Persecution and Plunder of the Yaqui
La Jornada, 13th September, 2014
Yesterday tens of members of the Yaqui tribe and the Citizen Movement for Water set up a roadblock on a stretch of the Ciudad Obregón-Guaymas highway in Sonora in protest against the arrest of Mario Luna Romero, designated spokesperson of this community (governed under uses and customs). Luna Romero is accused of robbery and kidnapping by the government headed by PAN [National Action Party] Governor Guillermo Padrés Elías.
The disagreement of members of that community in southern Sonora seems justified in light of irregularities that occurred during Luna Romero’s detention, which was carried out by people in civilian clothes traveling in unofficial vehicles and is based on alleged crimes that have not been proved. Moreover, the event has an unavoidable political and social context: the Yaqui people’s rejection of construction of the Independence Aqueduct. Designed by the Sonora government to divert water from the Yaqui River, presumably to supply the city of Hermosillo, in reality the Aqueduct responds to and favours corporate interests–car assembly plants, breweries and soft drink bottling plants. The Aqueduct also favours influential politicians in the region and the country.
Just like the arrest of the leader, construction of the Aqueduct has been marked by irregularities that evoke the tradition of dispossession that original peoples throughout the country have been subjected to since time immemorial. The above work was built without consulting the Yaqui tribe, despite the existence of a decree in 1940 [issued by President Lázaro Cárdenas] granting the tribe’s use of 50 percent of the river’s waters. Such arbitrariness led the Yaqui community to initiate a legal dispute to ensure their right to be consulted. This legal action resulted in the granting of an amparo [injunction] that ordered, as a preventive measure, suspension of further work on the aqueduct. That’s when the Sonora government initiated a campaign of disparagement and criminalization of the Yaqui community and its leaders, which has included threats of repression and direct threats by state public security officers against protesters.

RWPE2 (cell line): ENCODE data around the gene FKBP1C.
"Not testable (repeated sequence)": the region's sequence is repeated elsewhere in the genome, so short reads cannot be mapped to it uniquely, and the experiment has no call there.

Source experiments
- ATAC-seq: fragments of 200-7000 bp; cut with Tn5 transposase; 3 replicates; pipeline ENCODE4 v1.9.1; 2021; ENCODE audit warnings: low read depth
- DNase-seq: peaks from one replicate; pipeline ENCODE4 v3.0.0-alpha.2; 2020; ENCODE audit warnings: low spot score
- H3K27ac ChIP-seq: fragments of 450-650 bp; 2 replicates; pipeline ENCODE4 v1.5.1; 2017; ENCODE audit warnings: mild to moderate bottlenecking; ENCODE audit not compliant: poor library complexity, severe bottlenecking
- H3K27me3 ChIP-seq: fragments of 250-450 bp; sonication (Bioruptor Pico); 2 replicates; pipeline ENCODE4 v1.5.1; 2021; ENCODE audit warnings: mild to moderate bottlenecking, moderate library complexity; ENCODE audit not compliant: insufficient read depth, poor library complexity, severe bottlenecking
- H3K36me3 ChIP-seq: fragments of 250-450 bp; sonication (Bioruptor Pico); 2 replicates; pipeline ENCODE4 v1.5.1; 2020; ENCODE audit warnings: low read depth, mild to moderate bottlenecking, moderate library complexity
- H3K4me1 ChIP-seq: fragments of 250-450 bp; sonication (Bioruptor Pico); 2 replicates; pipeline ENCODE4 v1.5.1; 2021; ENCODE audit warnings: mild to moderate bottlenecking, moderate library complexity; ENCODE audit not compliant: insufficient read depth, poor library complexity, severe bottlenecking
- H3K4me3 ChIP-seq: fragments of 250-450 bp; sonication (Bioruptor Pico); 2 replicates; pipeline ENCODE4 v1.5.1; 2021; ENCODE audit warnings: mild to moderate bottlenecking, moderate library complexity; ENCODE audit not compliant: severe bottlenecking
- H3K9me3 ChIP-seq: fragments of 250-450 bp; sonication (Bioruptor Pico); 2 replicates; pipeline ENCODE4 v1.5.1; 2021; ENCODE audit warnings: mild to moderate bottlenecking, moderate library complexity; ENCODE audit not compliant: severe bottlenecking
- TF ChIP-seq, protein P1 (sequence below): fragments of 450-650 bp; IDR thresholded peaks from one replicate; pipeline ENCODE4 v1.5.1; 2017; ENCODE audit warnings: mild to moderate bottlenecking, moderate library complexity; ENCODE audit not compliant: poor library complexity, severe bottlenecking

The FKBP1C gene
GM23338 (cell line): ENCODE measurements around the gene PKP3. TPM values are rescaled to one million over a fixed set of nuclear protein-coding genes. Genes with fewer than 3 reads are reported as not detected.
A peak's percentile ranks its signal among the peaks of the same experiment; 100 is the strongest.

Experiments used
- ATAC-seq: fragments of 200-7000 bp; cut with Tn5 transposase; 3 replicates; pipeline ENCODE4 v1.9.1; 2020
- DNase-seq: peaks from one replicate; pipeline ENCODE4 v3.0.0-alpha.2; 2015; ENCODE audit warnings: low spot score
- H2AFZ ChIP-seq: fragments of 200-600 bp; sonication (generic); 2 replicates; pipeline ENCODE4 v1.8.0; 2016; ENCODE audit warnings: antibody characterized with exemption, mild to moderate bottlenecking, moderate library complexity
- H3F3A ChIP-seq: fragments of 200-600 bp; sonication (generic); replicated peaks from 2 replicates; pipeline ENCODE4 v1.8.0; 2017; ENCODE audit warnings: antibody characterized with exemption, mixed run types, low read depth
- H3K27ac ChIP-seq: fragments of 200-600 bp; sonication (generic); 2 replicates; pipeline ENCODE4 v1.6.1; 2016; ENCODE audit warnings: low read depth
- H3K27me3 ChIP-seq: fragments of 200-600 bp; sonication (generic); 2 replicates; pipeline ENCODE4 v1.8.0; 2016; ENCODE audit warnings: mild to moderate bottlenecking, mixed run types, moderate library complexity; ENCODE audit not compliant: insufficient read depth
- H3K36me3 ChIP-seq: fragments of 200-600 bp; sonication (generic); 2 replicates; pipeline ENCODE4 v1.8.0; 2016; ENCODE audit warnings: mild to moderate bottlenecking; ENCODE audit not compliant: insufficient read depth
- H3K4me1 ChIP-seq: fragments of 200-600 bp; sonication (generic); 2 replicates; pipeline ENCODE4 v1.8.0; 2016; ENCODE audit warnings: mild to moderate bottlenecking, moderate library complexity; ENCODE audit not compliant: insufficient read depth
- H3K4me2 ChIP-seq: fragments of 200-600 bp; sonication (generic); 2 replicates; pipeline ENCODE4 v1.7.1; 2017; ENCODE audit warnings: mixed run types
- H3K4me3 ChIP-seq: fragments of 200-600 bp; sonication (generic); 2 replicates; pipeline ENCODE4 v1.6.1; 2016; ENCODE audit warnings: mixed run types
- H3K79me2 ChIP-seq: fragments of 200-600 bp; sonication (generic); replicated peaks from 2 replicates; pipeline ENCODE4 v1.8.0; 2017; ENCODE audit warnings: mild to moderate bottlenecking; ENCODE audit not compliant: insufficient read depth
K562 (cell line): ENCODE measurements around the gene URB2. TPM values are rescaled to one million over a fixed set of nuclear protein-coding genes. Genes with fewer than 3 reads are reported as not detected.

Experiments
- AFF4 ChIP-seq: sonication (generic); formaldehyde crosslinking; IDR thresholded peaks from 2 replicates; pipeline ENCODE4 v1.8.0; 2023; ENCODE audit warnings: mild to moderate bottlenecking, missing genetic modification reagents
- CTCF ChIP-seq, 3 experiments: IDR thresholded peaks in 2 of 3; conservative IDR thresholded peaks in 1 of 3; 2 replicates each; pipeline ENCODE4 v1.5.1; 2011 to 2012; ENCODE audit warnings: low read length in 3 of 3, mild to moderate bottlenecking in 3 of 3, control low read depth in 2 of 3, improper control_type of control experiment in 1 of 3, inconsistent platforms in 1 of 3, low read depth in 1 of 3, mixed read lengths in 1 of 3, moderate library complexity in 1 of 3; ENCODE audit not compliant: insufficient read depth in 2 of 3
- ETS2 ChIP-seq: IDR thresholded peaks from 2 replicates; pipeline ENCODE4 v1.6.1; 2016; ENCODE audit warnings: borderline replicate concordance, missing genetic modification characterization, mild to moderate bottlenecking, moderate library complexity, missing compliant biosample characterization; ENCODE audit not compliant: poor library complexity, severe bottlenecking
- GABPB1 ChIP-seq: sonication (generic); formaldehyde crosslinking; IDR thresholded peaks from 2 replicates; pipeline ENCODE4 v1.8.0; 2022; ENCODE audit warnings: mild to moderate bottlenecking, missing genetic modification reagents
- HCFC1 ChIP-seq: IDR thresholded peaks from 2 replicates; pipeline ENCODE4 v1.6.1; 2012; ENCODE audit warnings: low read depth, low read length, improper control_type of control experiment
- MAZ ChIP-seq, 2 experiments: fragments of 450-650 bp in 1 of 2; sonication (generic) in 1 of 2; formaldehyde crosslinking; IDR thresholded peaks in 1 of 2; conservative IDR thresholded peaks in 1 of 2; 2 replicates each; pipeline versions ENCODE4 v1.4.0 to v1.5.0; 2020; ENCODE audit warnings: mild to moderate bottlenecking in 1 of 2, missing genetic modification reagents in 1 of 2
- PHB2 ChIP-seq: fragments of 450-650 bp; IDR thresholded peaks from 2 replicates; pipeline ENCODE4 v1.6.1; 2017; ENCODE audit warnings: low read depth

With these precedents, it can be assumed that the arrest of Mario Luna is not due to a desire for justice by the Sonora state government, but that it is part of a campaign of persecution. That campaign, in turn, is part of the history of dispossession that the Yaqui people have historically suffered at the hands of the State, at least since the 1870s when the notorious Yaqui War took place that resulted in the mass killing of the people at the hands of the liberal governments.
In its contemporary version, historic harassment is accompanied by repressive policies and actions that criminalize social dissent, wage smear campaigns in the media and on social networks, and systemically refuse to recognize the Yaquis’ right to decide about their natural resources.
Counter to government calculations, however, that course of action has done nothing but multiply social tension and encourage ungovernability in the region. Perhaps there is still a route to prevent this outcome: the government might desist from its persecution of the Yaqui and acknowledge its error in promoting construction of the aqueduct without dealing with the disagreement and the damages caused to different sectors, predominantly to members of the Yaqui community.
Translated by Jane Brundage